Movies actually are shot at 24 frames per second, or 41.667 ms per frame. This causes a bit of flicker, so it makes sense to go a bit faster, particularly with such a high-contrast image. But beyond, say, 100 frames per second, there's no point, since that's beyond the human eye's ability. Even if you think you could perceive faster frame rates, it won't help because standard monitors refresh at a slower rate than that.

To tell the computer to stall the program for an amount of time, we will use an additional method found in GraphicsProgram.

void pause(int millis)

Stalls for millis milliseconds before returning control to the code invoking the pause method.

To move the ball, we'll make use of GOval's move method.

void move(int dxint dy)

Moves this oval dx pixels to the right and dy pixels down. A negative value for a parameter moves this oval left/up.

Figure 6.3 contains the resulting program. When executed, the program moves to the right and down the window. Eventually, it moves beyond the window's boundary, and you can no longer see it moving without resizing the window. In the next chapter, we'll look at how we can get the ball the bounce off the window's boundaries.

Figure 6.3: The MovingBall program.

  1  import acm.program.*;
  2  import*;
  3  import java.awt.*;
  5  public class MovingBall extends GraphicsProgram {
  6      public void run() {
  7          GOval ball = new GOval(25, 25, 50, 50);
  8          ball.setFilled(true);
  9          ball.setFillColor(new Color(255, 0, 0));
 10          add(ball);
 12          while(true) {
 13              pause(40);
 14              ball.move(3, 2);
 15          }
 16      }
 17  }

6.4. Compounding shapes

The package contains many classes for drawing different shapes: GArc, GLine, GOval, and GRect are the four most basic choices. If you look at the full documentation, you'll see several other much less useful choices, of which some are not even shapes.

One particularly useful class is GCompound. While not itself a shape, it allows you to combine several shapes into a single object, which can then be manipulated as a group.


(Constructor) Constructs a compound object, initially containing no shapes.

void add(GObject shape)

Adds shape as one of the objects that is part of this compound object.

void move(double dxdouble dy)

Moves all shapes in this compound object dx pixels to the right and dy pixels down. A negative value for a parameter moves all shapes left/up.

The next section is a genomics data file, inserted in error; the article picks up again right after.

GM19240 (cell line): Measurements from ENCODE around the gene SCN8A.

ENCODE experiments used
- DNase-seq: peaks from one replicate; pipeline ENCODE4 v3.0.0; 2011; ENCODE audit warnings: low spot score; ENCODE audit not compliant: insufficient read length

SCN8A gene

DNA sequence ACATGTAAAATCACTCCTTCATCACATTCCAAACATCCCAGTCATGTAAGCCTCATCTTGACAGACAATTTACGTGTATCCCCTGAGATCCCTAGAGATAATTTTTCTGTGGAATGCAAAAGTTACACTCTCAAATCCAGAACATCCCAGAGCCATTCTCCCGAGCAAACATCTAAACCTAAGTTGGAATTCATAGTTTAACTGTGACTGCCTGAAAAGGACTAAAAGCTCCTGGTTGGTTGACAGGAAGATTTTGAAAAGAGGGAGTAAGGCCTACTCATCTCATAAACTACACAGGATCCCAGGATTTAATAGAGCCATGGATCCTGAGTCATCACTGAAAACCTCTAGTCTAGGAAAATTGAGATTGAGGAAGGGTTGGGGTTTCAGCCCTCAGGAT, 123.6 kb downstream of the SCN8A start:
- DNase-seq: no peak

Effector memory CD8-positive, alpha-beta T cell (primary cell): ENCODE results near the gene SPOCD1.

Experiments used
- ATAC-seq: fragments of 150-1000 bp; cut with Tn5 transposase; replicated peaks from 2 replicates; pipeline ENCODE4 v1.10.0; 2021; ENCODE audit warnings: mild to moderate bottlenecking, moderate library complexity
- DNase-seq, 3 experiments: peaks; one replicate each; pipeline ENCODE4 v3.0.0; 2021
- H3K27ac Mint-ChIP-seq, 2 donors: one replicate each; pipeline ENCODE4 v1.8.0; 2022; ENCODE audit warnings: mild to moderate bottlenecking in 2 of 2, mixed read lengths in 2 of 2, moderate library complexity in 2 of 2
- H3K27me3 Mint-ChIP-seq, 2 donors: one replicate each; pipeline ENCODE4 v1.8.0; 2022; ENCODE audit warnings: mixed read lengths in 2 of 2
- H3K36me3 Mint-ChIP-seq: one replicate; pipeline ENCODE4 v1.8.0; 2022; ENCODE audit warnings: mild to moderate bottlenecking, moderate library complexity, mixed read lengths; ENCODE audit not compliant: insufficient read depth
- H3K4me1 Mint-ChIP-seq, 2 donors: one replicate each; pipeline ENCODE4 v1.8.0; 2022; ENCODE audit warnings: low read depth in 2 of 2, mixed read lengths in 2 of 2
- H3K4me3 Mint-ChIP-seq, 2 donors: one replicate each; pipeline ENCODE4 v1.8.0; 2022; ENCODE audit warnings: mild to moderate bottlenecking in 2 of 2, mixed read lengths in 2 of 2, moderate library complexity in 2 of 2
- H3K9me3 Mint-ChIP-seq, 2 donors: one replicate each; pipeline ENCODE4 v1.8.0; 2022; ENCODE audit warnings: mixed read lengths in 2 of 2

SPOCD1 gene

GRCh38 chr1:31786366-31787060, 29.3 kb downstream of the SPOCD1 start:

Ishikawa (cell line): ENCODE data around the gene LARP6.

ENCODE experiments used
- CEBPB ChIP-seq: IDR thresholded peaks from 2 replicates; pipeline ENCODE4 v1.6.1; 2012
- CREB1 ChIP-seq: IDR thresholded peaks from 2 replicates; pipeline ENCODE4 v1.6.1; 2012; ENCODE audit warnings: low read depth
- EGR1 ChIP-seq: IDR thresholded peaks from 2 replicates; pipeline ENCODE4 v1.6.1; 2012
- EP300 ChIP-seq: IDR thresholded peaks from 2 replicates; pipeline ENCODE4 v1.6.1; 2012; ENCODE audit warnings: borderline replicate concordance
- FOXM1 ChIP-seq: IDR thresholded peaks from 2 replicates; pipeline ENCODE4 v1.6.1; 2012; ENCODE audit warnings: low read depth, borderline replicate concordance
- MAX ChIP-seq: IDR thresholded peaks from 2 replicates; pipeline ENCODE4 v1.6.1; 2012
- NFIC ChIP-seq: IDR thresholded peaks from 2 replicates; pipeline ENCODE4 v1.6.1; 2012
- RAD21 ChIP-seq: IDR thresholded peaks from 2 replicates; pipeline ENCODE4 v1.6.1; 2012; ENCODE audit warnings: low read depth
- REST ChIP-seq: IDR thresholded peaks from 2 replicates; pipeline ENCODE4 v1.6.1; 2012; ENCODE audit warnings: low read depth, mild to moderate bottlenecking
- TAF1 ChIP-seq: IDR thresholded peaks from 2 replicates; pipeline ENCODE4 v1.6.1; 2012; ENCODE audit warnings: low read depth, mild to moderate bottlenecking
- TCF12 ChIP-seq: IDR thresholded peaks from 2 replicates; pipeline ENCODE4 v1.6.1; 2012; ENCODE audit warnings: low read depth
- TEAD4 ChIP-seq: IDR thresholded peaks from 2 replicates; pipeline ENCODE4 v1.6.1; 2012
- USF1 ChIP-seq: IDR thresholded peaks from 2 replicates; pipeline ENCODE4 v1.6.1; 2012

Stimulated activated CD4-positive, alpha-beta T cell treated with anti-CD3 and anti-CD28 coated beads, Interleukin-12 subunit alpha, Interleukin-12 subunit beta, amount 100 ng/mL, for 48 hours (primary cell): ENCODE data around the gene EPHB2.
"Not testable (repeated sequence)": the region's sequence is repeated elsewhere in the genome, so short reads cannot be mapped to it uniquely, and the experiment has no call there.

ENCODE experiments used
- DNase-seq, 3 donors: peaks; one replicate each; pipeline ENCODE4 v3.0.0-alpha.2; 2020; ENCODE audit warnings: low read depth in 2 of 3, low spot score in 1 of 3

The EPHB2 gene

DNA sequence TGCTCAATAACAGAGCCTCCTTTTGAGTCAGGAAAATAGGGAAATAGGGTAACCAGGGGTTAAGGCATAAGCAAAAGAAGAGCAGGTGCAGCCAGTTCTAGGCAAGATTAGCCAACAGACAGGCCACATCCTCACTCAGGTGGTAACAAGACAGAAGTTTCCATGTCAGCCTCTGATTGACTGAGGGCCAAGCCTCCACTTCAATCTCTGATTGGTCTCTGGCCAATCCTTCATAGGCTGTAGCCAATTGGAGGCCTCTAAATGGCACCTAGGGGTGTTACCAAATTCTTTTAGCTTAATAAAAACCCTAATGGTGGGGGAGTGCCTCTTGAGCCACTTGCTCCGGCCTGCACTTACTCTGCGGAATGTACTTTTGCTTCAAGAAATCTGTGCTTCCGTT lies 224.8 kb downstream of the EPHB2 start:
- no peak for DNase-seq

Figure 6.4 contains a program where a GCompound is useful. In this program, we combine a circle, a rectangle, and two lines into one GCompound that has the appearance of a hot air balloon. We then animate the balloon's descent down to the bottom of the window, where it lands (i.e., stops). (Note the usage of getHeight at the end of the while loop's condition: Because we don't specify the object to which to apply getHeight, the compiler assumes we want to apply it to this — i.e., the window. Luckily, the window has such a method.)

Figure 6.4: The MovingBalloon program.

  1  import acm.program.*;
  2  import*;
  3  import java.awt.*;
  5  public class MovingBalloon extends GraphicsProgram {
  6      public void run() {
  7          // Create the circle that will appear as the balloon's top
  8          GOval ball = new GOval(0, 0, 50, 50);
  9          ball.setFilled(true);
 10          ball.setFillColor(new Color(208, 48, 48));
 12          // Create a rectangle that will appear as the balloon's basket
 13          GRect basket = new GRect(15, 60, 20, 10);
 14          basket.setFilled(true);
 15          basket.setFillColor(new Color(224, 192, 0));
 17          // Now put these together, along with ropes connecting them
 18          GCompound balloon = new GCompound();
 19          balloon.add(ball);
 20          balloon.add(new GLine(3, 39, 15, 60));  // left rope
 21          balloon.add(new GLine(48, 39, 35, 60)); // right rope
 22          balloon.add(basket);
 23          add(balloon);
 25          // Move the whole combination down and right until it lands on
 26          // the window's bottom.  (We add 70 to balloon's y because
 27          // bottom of basket is 70 pixels below balloon's origin.)
 28          while(balloon.getY() + 70 < getHeight()) {
 29              pause(40);
 30              balloon.move(1, 1);
 31          }
 32      }
 33  }

Figure 6.5: Running MovingBalloon.

(a) (b) (c)

Exercise 6.1

Modify the MovingBalloon program to draw a land or water vehicle of your choice, such as a wagon, unicycle, sailboat, or aircraft carrier. Your vehicle should incorporate at least three shapes (not necessarily different types) and at least two colors.

Exercise 6.2

Modify the MovingBall program of Figure 6.3 so that the ball follows a trajectory as if it were thrown. To do this, you will want to give the ball an initial velocity, which is negative in the y direction. With each frame, the velocity in the y direction should increase by a fixed amount per animation frame, to simulate the ball's acceleration due to gravity.